The albacore poke at Friday Harbor Houses’ on-site restaurant. Photo credit: Alec Pesola.

Determined to visit every brewery in Washington, we walked to San Juan Island Brewing for some beers and food. The vibe is so welcoming at this brewery, with plenty of beer and food options to choose from.

Inside San Juan Island Brewing. Photo credit: Alec Pesola.

With reservations for the 11:55 am ferry out of Friday Harbor on Sunday, we had a leisurely morning at Friday Harbor House, enjoying coffee from San Juan Island Coffee Company, freshly ground upon arrival, from our in-room Chemex pour-over carafe. Around 10:15 am we drove our car and got in line for the ferry, stopping by Salty Fox Coffee for a quick visit.

Outside Salty Fox Coffee. Photo credit: Alec Pesola.

Salty Fox Coffee is right by the ferry landing, offering the best waiting-for-the-ferry food options I have seen yet in Washington. We ordered the breakfast burrito and the savory pesto bowl. I can’t believe how delicious and convenient our breakfast was!


There are the obvious must-dos on San Juan Island (hint: whale watching from the 1919 Lighthouse at Lime Kiln Point State Park, considered one of the best whale-watching spots on earth), but there are also the less-known spots waiting to be discovered. Even though we only had 24 hours, we felt like we got to see and explore a variety of spots on the island. I should mention that during our stay on Guemes Island, we took an inter-island ferry to San Juan Island for a few hours, and during this visit we explored Lime Kiln Point State Park and the San Juan Islands Sculpture Park, two locations that won’t be mentioned on this itinerary, but are still highly recommended.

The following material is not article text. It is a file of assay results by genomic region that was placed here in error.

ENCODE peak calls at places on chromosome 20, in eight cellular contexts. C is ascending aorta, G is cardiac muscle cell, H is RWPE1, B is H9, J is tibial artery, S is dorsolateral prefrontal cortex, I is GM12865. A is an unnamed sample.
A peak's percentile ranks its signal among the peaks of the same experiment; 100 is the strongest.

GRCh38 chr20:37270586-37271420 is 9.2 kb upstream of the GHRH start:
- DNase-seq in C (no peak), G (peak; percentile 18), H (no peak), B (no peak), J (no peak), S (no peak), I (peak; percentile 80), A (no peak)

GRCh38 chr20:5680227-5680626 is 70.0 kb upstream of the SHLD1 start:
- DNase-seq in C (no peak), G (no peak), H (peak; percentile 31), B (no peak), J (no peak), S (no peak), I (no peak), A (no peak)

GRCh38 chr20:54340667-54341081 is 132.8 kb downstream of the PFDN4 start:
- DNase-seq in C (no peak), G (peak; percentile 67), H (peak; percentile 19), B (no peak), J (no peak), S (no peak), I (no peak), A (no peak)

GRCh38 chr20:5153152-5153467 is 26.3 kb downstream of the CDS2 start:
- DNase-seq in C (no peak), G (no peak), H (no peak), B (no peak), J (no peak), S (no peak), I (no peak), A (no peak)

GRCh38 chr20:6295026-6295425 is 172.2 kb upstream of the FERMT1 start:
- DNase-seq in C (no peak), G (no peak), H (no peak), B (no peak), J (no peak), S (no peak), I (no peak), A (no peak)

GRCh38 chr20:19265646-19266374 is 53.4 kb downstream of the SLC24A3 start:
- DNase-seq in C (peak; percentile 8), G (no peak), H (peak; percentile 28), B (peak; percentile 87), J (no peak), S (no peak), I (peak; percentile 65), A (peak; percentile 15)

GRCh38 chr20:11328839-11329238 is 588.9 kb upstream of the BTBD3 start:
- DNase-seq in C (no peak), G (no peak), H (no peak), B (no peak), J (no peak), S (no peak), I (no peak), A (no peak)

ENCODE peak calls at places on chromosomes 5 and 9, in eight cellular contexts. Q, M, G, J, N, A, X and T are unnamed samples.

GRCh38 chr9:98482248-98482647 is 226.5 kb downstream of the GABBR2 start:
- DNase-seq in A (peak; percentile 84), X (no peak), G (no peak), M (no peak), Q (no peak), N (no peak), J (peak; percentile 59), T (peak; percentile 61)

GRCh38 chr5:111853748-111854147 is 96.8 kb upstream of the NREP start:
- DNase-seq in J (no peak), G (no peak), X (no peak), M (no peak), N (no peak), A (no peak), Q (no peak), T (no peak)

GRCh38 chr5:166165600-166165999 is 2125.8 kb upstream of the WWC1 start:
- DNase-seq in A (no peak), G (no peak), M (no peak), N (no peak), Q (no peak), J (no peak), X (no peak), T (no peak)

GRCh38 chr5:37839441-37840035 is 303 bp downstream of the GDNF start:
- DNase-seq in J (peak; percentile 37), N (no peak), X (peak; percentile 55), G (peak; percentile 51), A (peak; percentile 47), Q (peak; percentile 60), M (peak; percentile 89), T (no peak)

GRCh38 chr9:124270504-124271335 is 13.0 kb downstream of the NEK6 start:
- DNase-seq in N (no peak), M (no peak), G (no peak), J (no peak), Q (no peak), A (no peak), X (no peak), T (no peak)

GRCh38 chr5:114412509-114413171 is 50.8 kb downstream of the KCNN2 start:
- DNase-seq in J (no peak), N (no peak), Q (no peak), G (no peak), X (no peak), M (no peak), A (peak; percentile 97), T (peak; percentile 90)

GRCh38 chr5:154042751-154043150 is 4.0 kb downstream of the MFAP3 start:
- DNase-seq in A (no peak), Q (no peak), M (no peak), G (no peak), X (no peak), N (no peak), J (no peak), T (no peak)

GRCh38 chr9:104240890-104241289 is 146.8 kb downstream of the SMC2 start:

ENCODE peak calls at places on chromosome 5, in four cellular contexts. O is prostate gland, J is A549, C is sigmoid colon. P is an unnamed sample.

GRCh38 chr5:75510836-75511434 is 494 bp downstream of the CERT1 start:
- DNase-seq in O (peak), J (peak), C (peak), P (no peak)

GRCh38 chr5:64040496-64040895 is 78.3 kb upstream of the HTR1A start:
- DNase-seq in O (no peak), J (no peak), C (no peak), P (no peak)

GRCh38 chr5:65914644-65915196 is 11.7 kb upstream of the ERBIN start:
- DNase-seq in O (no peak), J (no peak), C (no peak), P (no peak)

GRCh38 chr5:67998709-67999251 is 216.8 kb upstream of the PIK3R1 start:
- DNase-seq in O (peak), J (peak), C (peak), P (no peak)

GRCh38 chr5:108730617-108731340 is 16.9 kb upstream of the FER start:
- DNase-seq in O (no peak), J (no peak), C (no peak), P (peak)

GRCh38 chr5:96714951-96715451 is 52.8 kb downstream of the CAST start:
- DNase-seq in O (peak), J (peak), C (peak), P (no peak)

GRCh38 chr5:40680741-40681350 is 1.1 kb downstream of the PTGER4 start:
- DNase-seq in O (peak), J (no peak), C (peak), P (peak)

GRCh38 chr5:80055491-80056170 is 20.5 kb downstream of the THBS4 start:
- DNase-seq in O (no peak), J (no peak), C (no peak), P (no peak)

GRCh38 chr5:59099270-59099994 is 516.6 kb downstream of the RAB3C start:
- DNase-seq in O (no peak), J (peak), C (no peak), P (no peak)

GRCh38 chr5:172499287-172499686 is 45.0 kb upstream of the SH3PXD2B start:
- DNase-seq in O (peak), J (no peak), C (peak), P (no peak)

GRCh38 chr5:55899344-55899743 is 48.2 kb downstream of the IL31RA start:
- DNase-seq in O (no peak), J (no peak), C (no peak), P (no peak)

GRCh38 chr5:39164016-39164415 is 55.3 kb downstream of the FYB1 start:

After grabbing breakfast at The Bean Cafe, we took a short and scenic drive to Cattle Point and South Beach. Both of these spots offer easy access to spectacular views and trails that connect to the beachfront. From there, we took about a 30-minute drive to see Roche Harbor and hike to Afterglow Vista. I found out about Afterglow Vista on Atlas Obscura, so I knew it had the potential to be a bit unusual, but we never could have guessed what we discovered.

Stairs to the beach at Cattle Point. Photo credit: Alec Pesola.

Parking by a small airport and a large sign that said “Mausoleum Parking,” we followed small signs marked with “mausoleum” or “M” through the woods. I read that the walk followed a trail leading through the local cemetery, so I was on the lookout for a wide open cemetery. Instead, we found fenced-off grave sights sprinkled throughout the woods, some with headstones dating back to the 1800s.

Can you spot the grave sights? Photo credit: Alec Pesola.

You can read more about the McMillin Mausoleum here, as Atlas Obscura describes it, “The so-called ‘mausoleum’ is actually an open air rotunda with a huge limestone table in the middle. Around the table are thick stone chairs not only representing the members of the McMillin family, but actually containing their ashes and acting as headstones.” I had never seen anything like it!

The McMillin Mausoleum. Photo credit: Alec Pesola.

In addition to exploring some of the quirkier sides of the island, I also recommend a stroll through town to visit local shops like Pelindaba Lavender, the Griffin Bay Bookstore, and Deer Hazel. There are also plenty of galleries to browse and purchase local artists’ work, like Island Studios, Arctic Raven Gallery, and Waterworks Gallery.

Inside Griffin Bay Bookstore. Photo credit: Alec Pesola.

The last place to add to your must-visit list is The Whale Museum. We only had an hour to visit before they closed, but we could have easily spent another hour exploring the stories, artifacts, videos, and bones on display. The Whale Museum opened to the public in 1979 as the first museum in the country devoted to a species living in the wild. I learned a ton about the species and their habitat, including efforts to save the Southern Resident Community of Orcas who live in the Pacific Northwest.

Inside The Whale Museum. Photo credit: Alec Pesola.

After a day of exploring and enjoying all that San Juan Island had to offer, we retreated back to our room at Friday Harbor House to enjoy the provided chamomile bath salts and oversized jetted tub.